While Bhutan is one of the smallest countries in the world, its cultural diversity and richness are profound. As such, strong emphasis is laid on the promotion and preservation of its unique culture. By protecting and nurturing Bhutan’s living culture it is believed that it will help guard the sovereignty of the nation.
This is the shortest among our tour packages. We land at Paro which is scenically the most beautiful valley in Bhutan; the flight itself is amazing as we traverse the most awe-inspiring highest peaks in the world. The two districts of Paro and Thimphu are historically, culturally and politically the most prominent in Bhutan, hence this tour gives the best insight of Bhutan in the shortest time.
We land at Paro airport, and begin exploring the four districts in western Bhutan, all replete with history and culture. We look at fortresses and palaces built on dizzying hilltops and spurs, we travel back in time by visiting ancient temples, we look at farmlands, we take a peek into the rhythm of the people’s daily lives, and we absorb the overwhelming nature and breathtaking views of Himalayan landscapes.
We explore western and central Bhutan. We land at Paro airport, scenically the most beautiful, having flown via awe-inspiring peaks of the Himalayas. We scour four districts in western Bhutan, and head towards the central which is known as the spiritual heartland of Bhutan. This tour provides arresting insights on Bhutanese culture, history, nature and environment, flora and fauna, and breathtaking views of Himalayan landscapes. All along, we also meet people from all walks of life.
This trip is designed for those who are interested in seeing a greater part of the country. The tour provides an insight into the remoteness of the country’s Far East, where development is minimal due to the high passes and terrain. Your visit will feature an authentic look at the Bhutanese lifestyle. You will see firsthand and up close how people live and work.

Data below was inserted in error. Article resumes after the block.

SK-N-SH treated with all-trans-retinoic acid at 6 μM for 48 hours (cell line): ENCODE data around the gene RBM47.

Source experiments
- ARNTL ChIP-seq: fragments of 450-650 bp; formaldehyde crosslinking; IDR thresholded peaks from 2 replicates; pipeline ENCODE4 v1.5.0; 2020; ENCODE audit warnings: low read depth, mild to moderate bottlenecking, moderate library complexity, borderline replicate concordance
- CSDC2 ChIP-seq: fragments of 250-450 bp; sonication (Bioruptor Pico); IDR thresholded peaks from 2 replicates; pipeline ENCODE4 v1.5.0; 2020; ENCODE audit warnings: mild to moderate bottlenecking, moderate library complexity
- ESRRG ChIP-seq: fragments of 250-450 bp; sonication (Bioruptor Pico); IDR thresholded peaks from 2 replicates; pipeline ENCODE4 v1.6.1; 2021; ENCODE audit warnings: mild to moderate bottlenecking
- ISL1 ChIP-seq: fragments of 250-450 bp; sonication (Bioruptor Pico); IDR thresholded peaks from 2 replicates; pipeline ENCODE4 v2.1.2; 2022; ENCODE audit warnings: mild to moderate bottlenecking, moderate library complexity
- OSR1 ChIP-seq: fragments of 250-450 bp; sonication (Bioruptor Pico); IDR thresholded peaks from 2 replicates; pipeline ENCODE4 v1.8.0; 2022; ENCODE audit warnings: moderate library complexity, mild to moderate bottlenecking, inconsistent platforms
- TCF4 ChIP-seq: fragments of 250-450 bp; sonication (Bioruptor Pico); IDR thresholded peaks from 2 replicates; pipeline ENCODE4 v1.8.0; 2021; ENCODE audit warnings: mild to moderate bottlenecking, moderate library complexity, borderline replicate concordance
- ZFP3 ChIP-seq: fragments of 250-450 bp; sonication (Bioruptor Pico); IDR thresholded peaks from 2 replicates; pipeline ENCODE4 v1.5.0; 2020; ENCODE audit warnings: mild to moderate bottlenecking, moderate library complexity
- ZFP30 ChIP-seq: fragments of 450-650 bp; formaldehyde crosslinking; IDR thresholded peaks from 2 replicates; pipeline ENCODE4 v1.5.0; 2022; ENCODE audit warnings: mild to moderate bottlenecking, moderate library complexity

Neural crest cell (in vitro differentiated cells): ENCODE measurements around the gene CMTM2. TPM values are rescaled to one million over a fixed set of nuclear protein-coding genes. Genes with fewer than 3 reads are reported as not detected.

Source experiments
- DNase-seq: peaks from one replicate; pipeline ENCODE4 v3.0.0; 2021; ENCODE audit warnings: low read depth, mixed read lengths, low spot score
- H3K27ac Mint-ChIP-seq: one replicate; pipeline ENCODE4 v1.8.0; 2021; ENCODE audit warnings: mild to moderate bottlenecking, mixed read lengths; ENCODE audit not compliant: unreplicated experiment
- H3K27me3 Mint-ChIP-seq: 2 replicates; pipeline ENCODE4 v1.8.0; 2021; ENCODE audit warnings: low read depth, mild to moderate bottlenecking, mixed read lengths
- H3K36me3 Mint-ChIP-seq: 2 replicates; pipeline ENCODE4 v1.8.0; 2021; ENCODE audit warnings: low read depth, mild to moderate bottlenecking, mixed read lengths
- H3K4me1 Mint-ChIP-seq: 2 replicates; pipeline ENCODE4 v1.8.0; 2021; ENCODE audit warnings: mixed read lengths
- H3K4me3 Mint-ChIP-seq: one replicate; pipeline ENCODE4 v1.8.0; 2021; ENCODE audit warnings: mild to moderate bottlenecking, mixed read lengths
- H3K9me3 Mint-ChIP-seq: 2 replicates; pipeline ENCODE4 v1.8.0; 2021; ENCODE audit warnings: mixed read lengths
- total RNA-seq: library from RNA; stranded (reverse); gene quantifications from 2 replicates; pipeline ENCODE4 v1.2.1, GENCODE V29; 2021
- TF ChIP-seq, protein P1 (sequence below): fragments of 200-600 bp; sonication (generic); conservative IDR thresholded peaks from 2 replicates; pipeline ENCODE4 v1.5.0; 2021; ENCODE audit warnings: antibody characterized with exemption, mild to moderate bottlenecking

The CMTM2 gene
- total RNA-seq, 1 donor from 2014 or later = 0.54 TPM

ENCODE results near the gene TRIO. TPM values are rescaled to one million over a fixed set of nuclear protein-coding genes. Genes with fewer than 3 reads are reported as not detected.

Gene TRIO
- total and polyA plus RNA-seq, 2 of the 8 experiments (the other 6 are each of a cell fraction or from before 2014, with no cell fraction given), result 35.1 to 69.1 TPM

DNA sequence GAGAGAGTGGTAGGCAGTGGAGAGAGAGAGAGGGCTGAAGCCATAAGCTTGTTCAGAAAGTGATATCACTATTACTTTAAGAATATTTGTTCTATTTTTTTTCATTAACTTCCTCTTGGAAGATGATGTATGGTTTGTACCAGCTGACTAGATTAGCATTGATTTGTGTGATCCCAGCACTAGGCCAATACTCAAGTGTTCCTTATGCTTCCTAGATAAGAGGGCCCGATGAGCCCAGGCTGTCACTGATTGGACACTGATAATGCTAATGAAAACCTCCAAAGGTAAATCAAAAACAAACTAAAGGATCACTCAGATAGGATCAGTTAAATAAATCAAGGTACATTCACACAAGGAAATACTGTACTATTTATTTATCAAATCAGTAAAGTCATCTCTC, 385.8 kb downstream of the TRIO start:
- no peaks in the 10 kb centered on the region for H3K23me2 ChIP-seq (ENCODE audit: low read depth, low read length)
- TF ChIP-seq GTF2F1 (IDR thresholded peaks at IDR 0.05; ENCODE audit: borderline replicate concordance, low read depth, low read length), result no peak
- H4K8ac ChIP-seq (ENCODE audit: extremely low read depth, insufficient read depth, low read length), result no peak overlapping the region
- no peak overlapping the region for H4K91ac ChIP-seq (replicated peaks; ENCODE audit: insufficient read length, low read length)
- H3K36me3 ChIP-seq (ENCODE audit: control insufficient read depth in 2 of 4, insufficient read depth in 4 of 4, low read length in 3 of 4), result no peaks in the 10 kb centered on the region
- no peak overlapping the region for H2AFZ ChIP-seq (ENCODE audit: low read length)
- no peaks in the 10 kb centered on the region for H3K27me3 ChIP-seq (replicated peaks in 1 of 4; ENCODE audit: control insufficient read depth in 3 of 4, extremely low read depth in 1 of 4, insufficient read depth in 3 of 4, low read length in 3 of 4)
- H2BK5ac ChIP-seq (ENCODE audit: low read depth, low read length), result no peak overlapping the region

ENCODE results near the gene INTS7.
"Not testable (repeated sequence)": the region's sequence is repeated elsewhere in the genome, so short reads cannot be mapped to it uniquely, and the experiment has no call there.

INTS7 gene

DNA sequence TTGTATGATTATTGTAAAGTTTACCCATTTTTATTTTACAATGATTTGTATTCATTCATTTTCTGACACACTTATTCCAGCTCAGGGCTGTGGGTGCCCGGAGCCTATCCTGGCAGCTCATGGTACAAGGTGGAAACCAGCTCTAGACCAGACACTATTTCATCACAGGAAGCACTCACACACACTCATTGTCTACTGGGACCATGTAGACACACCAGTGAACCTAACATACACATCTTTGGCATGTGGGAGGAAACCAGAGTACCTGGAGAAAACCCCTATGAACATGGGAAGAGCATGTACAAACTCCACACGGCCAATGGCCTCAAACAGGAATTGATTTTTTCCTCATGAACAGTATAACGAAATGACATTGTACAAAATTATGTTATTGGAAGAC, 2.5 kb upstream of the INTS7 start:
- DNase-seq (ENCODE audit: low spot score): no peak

Bhutan has some 800 bird species, rivalling the combined 925 species found in all of North America. Among those, at least 16 species are globally threatened, and 10 fall within the restricted range. The country has even been called the world’s “birding capital”.
We look at what makes Bhutan the last Mahayana (Tantrayana) Buddhist Kingdom. We delve into how the country’s cultural construct and identity is derived from Buddhist values, and how art, craft, architecture, monuments, prayer flags and rituals contribute to a vibrant and living faith.
This is another one of the great festivals of Bhutan. Its timing depends upon the Bhutanese lunar calendar, but usually occurs in September or October. Because it is held in the populated capital of Bhutan, the Thimphu festival can be congested. This can make picture-taking challenging. One has to come early to secure a place to sit and watch the Festival.
This festival usually takes place in March or April each year, depending upon the Bhutanese lunar calendar. It is considered one of the most colorful and wonderful of Bhutan's many festivals and is very popular with visitors. Festival participants don ornamental dress and elaborate costumes that are worn just once a year. Other highlights of the Paro Festival include the Thongdrel on the last day.
Although the origin and purpose of the festival cannot be exactly determined, the Jampa Lhakhang Drup is regarded as one of the most ancient and sacred of all festivals in the region. The tradition of people from this area is to congregate in a spirit of piety and festivity on the 15th day of the ninth month of the Bhutanese calendar.